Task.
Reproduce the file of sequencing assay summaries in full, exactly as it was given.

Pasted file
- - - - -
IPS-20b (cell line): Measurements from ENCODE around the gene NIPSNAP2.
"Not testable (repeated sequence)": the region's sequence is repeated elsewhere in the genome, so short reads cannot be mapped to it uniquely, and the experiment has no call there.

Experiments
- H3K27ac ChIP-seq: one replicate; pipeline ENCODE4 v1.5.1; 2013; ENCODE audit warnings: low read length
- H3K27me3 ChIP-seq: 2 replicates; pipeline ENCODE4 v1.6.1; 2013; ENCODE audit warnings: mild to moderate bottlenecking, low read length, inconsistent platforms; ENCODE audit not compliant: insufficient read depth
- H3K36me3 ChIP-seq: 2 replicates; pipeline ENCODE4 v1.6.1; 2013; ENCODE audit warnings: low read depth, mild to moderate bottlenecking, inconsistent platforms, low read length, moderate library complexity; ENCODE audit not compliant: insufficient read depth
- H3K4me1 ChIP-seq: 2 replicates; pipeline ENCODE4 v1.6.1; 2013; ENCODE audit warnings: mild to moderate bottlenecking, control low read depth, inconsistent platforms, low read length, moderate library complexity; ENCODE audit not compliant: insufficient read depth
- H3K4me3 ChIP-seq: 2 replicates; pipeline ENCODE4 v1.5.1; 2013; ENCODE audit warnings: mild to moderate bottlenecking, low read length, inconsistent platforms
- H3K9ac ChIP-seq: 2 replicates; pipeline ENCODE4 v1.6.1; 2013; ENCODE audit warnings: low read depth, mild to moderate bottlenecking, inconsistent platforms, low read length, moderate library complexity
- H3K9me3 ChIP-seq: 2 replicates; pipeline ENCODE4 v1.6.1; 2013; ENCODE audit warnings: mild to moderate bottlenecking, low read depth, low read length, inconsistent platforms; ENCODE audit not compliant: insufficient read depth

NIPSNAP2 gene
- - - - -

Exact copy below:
IPS-20b (cell line): Measurements from ENCODE around the gene NIPSNAP2.
"Not testable (repeated sequence)": the region's sequence is repeated elsewhere in the genome, so short reads cannot be mapped to it uniquely, and the experiment has no call there.

Experiments
- H3K27ac ChIP-seq: one replicate; pipeline ENCODE4 v1.5.1; 2013; ENCODE audit warnings: low read length
- H3K27me3 ChIP-seq: 2 replicates; pipeline ENCODE4 v1.6.1; 2013; ENCODE audit warnings: mild to moderate bottlenecking, low read length, inconsistent platforms; ENCODE audit not compliant: insufficient read depth
- H3K36me3 ChIP-seq: 2 replicates; pipeline ENCODE4 v1.6.1; 2013; ENCODE audit warnings: low read depth, mild to moderate bottlenecking, inconsistent platforms, low read length, moderate library complexity; ENCODE audit not compliant: insufficient read depth
- H3K4me1 ChIP-seq: 2 replicates; pipeline ENCODE4 v1.6.1; 2013; ENCODE audit warnings: mild to moderate bottlenecking, control low read depth, inconsistent platforms, low read length, moderate library complexity; ENCODE audit not compliant: insufficient read depth
- H3K4me3 ChIP-seq: 2 replicates; pipeline ENCODE4 v1.5.1; 2013; ENCODE audit warnings: mild to moderate bottlenecking, low read length, inconsistent platforms
- H3K9ac ChIP-seq: 2 replicates; pipeline ENCODE4 v1.6.1; 2013; ENCODE audit warnings: low read depth, mild to moderate bottlenecking, inconsistent platforms, low read length, moderate library complexity
- H3K9me3 ChIP-seq: 2 replicates; pipeline ENCODE4 v1.6.1; 2013; ENCODE audit warnings: mild to moderate bottlenecking, low read depth, low read length, inconsistent platforms; ENCODE audit not compliant: insufficient read depth

NIPSNAP2 gene